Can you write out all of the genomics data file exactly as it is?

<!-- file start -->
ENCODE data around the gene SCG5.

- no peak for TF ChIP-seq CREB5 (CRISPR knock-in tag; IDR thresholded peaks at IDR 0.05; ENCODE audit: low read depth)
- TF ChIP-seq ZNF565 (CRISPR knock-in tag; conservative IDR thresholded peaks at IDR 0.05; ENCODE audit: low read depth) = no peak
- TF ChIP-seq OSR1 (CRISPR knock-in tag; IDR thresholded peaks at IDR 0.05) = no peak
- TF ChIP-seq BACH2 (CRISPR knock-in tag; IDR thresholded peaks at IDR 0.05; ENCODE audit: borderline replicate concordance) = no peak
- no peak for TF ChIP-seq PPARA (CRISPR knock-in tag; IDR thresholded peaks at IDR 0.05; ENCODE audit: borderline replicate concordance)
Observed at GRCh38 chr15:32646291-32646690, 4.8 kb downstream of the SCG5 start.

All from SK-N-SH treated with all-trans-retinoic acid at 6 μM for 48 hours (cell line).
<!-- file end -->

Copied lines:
ENCODE data around the gene SCG5.

- no peak for TF ChIP-seq CREB5 (CRISPR knock-in tag; IDR thresholded peaks at IDR 0.05; ENCODE audit: low read depth)
- TF ChIP-seq ZNF565 (CRISPR knock-in tag; conservative IDR thresholded peaks at IDR 0.05; ENCODE audit: low read depth) = no peak
- TF ChIP-seq OSR1 (CRISPR knock-in tag; IDR thresholded peaks at IDR 0.05) = no peak
- TF ChIP-seq BACH2 (CRISPR knock-in tag; IDR thresholded peaks at IDR 0.05; ENCODE audit: borderline replicate concordance) = no peak
- no peak for TF ChIP-seq PPARA (CRISPR knock-in tag; IDR thresholded peaks at IDR 0.05; ENCODE audit: borderline replicate concordance)
Observed at GRCh38 chr15:32646291-32646690, 4.8 kb downstream of the SCG5 start.

All from SK-N-SH treated with all-trans-retinoic acid at 6 μM for 48 hours (cell line).